Was Vernon Wells a sign-stealer?

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The Angels ignored the huge red flag in Vernon Wells’ home-road splits when they took on $81 million of $86 million he was still owed by the Blue Jays in a January trade.  It seems pretty safe to say they regret it now.

Still, without additional information, writing off Wells’ 2010 splits as a fluke probably was the right call.  Wells hit .321/.363/.628 at Rogers Centre last year, compared to .227/.301/.407 on the road.  It was just a one-year thing for him, though.

Wells’ home/road splits by OPS:

2006: 1.038 home, .762 road
2007: .700 home, .712 road
2008: .849 home, .830 road
2009: .633 home, .779 road
2010: .991 home, .708 road

Wells also had the huge home/road split in 2006, but from 2007-09, he was actually better on the road than he was at Rogers Centre.  While Wells was grossly overpaid regardless, one year of bad splits wasn’t enough to signal that a collapse was imminent.

So, presented on it’s own, 2010 looks like just another fluke.  But what if Wells’ strong season was almost entirely the result of him often knowing what pitches were coming in his home games?  His 2011 performance suggests it may have been the case.  Wells has hit just .210/.243/.379 this season, making him a big liability even before his huge $23 million salary gets taken into account.

And the Angels are on the hook another $63 million through 2014.  If this is the real Wells and if he can’t bounce back at age 33 next year, then that’s a ton of money the Angels have simply flushed down the drain.

Evan Longoria: ‘I just kind of feel sorry for the Rays fan base’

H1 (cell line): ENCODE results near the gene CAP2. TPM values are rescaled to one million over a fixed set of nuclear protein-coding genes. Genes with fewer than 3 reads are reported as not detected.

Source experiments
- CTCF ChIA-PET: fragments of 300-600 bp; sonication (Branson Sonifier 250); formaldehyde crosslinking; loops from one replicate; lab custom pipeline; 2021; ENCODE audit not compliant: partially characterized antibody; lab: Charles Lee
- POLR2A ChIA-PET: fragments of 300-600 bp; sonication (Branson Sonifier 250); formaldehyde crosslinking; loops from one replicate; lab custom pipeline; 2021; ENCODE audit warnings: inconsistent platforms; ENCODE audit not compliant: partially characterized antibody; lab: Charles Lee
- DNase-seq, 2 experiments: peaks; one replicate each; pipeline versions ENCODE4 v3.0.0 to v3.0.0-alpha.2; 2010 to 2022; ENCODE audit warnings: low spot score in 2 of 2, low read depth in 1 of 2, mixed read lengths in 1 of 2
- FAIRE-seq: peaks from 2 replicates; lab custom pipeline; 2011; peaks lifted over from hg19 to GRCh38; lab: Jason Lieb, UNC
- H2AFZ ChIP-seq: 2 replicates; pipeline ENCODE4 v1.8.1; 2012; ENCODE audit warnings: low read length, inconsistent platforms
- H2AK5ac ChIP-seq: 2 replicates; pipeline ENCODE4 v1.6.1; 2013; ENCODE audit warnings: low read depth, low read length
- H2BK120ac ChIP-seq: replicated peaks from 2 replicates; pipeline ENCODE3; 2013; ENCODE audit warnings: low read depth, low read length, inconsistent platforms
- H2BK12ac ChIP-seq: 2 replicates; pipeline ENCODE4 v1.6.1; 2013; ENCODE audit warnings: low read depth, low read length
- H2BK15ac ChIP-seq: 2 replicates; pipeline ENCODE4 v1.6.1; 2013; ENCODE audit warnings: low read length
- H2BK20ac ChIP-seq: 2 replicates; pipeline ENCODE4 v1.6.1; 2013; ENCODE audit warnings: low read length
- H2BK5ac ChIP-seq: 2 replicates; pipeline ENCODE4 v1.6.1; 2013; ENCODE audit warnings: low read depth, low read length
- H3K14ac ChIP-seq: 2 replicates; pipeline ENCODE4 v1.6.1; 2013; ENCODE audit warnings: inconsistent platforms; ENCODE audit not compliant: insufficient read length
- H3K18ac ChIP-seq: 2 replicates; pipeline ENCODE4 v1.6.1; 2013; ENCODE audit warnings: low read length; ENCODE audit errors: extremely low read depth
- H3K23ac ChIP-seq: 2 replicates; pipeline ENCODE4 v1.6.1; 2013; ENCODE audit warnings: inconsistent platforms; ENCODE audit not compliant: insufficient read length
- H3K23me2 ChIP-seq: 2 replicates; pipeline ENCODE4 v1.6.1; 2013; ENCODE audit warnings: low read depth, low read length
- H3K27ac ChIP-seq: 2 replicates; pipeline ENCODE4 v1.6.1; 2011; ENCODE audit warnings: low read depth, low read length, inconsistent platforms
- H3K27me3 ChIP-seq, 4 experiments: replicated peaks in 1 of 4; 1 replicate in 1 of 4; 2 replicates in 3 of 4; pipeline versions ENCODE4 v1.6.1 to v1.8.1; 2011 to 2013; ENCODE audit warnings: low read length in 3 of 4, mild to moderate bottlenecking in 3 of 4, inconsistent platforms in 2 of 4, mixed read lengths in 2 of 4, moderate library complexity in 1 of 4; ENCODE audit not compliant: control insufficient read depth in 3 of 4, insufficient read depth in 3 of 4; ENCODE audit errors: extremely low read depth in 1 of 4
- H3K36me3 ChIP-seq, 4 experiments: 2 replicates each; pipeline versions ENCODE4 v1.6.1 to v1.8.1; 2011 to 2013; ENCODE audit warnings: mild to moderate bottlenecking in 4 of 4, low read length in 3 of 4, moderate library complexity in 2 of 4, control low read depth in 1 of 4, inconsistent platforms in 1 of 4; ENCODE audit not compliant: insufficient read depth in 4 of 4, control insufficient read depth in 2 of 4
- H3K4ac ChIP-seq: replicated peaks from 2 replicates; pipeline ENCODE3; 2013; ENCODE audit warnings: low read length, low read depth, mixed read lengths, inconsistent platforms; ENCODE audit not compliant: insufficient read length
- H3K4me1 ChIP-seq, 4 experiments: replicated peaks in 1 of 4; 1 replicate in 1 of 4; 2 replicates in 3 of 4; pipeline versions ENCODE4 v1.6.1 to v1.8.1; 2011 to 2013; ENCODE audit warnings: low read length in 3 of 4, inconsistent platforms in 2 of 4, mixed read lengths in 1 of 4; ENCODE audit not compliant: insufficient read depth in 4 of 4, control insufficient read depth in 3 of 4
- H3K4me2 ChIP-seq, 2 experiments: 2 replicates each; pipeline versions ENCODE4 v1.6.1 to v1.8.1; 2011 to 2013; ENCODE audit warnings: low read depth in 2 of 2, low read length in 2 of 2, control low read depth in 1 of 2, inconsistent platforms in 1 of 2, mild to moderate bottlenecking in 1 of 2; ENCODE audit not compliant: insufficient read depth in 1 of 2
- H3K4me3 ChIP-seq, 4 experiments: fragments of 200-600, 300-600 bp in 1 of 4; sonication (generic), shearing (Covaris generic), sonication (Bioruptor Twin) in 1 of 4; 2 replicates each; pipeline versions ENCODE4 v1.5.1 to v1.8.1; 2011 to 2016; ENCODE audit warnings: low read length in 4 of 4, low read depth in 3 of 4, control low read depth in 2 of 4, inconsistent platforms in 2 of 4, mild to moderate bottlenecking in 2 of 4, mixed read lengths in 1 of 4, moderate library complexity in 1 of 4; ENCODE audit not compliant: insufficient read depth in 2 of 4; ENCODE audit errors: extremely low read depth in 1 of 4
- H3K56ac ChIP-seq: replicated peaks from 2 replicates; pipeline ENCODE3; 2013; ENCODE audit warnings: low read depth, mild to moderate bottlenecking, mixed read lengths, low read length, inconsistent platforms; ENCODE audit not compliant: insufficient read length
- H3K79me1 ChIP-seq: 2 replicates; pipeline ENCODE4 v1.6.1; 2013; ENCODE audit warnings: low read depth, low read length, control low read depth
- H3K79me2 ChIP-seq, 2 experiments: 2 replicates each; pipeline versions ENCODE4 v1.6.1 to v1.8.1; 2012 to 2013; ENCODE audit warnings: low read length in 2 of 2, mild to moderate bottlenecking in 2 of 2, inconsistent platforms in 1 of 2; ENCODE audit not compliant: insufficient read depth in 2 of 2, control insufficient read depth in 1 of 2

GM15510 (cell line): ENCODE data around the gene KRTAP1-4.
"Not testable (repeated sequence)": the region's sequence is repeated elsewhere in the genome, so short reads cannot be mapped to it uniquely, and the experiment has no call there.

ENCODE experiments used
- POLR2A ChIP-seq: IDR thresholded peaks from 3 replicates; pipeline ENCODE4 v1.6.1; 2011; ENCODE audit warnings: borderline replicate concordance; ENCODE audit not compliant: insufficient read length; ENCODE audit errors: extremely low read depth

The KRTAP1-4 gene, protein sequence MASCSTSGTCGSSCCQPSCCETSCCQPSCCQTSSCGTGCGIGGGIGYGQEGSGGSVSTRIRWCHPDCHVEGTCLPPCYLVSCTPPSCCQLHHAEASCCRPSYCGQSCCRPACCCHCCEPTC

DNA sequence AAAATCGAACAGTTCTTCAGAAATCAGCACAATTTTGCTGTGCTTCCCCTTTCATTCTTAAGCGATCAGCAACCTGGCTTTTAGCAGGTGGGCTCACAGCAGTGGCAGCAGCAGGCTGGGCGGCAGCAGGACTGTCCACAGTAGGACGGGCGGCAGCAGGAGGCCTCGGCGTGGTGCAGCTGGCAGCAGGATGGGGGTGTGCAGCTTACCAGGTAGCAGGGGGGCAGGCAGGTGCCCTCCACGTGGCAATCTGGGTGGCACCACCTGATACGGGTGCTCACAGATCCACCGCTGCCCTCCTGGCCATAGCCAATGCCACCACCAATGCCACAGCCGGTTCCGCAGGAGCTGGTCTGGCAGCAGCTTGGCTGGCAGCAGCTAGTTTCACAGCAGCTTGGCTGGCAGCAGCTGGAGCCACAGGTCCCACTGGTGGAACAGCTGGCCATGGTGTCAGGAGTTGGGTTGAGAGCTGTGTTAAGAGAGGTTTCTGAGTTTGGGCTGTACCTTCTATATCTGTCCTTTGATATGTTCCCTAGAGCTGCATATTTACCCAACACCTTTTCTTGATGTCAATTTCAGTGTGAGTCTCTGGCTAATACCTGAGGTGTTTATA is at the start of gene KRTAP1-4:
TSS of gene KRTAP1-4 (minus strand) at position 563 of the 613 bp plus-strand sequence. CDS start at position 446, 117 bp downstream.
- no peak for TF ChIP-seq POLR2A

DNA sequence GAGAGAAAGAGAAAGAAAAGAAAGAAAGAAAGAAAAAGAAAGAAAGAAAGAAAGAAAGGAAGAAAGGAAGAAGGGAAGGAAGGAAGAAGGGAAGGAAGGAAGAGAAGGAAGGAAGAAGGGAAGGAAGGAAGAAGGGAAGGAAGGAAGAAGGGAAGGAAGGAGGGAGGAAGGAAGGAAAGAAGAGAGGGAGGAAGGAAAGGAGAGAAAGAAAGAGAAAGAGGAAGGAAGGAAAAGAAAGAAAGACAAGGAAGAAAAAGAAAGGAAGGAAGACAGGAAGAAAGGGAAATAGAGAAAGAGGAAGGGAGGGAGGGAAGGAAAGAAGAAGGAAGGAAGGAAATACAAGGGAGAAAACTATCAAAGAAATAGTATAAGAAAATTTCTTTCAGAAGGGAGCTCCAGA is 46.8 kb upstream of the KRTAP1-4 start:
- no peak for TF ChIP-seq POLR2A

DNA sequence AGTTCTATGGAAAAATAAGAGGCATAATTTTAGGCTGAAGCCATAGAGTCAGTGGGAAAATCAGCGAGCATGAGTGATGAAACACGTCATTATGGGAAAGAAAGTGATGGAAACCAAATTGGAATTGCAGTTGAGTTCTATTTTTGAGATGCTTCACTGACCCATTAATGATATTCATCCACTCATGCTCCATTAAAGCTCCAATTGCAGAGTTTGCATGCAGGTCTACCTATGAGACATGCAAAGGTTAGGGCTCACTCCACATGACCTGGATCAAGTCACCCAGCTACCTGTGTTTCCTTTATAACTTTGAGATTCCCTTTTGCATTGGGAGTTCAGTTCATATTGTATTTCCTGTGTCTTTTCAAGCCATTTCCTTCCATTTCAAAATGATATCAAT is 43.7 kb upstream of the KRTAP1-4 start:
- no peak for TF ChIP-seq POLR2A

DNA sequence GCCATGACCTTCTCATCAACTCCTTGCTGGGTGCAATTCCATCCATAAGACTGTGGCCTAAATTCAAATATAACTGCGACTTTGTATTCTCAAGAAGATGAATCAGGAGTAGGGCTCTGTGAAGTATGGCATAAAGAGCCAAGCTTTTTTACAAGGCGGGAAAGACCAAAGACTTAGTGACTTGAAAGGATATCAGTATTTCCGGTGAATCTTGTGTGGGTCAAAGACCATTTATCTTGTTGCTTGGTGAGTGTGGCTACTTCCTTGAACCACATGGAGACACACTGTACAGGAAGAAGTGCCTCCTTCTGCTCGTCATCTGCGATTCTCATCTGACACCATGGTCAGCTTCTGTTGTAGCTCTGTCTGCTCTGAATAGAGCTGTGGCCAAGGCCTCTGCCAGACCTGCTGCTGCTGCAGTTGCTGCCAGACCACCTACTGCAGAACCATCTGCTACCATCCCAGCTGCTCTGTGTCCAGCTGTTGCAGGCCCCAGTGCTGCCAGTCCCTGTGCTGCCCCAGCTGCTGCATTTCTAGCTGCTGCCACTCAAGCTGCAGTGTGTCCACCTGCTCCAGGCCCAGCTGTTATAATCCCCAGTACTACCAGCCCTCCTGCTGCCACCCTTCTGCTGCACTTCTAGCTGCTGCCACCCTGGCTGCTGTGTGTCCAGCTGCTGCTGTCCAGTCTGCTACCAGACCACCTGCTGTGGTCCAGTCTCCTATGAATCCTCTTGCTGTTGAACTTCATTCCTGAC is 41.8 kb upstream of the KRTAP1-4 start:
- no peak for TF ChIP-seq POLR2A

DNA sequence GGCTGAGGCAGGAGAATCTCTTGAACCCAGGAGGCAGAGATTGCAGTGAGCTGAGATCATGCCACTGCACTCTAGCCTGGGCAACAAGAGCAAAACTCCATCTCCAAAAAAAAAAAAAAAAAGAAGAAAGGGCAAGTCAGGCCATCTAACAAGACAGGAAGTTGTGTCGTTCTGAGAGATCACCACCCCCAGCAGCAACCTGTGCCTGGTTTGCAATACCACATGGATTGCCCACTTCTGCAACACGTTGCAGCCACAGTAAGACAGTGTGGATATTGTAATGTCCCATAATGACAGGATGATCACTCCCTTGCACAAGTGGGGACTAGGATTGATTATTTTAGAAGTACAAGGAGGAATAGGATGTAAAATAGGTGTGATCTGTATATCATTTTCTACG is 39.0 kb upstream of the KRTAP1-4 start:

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The Rays were busy over the weekend, trading starter Jake Odorizzi to the Twins, designating All-Star outfielder Corey Dickerson for assignment, and then picking up C.J. Cron in a deal with the Angels. The Rays saved about $4 million — Odorizzi’s $6.3 million less Cron’s $2.3 million salary — and picked up a prospect. They’re still on the hook for Dickerson’s $5.95 million salary until they can find a trade partner, which seems likely.

Those are some head-scratching moves if you’re a Rays fan or a member of the Rays. Dickerson hit .282/.325/.490 with 27 home runs, 62 RBI, and 84 runs scored in 629 plate appearances last season, part of which resulted in his first trip to the All-Star Game. Designating him for assignment is strictly a financial move, assuming he can be traded. The Rays are currently operating with a payroll below $70 million. This comes just a week and a half after Rays ownership proposed the public footing most of the bill for the club’s new stadium. And the Rays had traded third baseman Evan Longoria — then the face of the franchise — to the Giants earlier this offseason.

Longoria expressed sympathy for Rays fans for having to put up with this. Via Andrew Baggarly, Longoria said of the curious Dickerson move, “I just kind of feel sorry for the Rays fan base. … I’m not going to take too many shots but it’s pretty obvious that guy is a valuable player and didn’t deserve to be DFAd. Corey was our best player last year.”

Longoria isn’t quite on the money there. By WAR, Dickerson ranked fifth among position players on the team, according to Baseball Reference. FanGraphs is also in agreement. Still, it’s indisputable that Dickerson, who turns 29 years old this May, more than pulled his weight. The Rays do not have a surfeit of starting outfielders, so it wasn’t like they were making room for other capable players. Mallex Smith, who put up a .684 OPS in 282 PA last year, is slated to start in left field at the moment. Designating Dickerson for assignment, as well as trading Longoria and Odorizzi, were simply cost-cutting decisions.

The Rays’ M.O. has been part of the problem leading to the current stagnant free agent market (sans Eric Hosmer‘s eight-year deal on Saturday). Teams like the Rays, Phillies, Reds, and Tigers have been explicitly putting out non-competitive teams in order to facilitate a rebuilding process. Longoria is right to express sympathy for Rays fans, who see their favorite team worsening a roster that went 80-82 last year. The Rays haven’t finished at .500 or above since 2013 and doesn’t figure to halt the streak this year.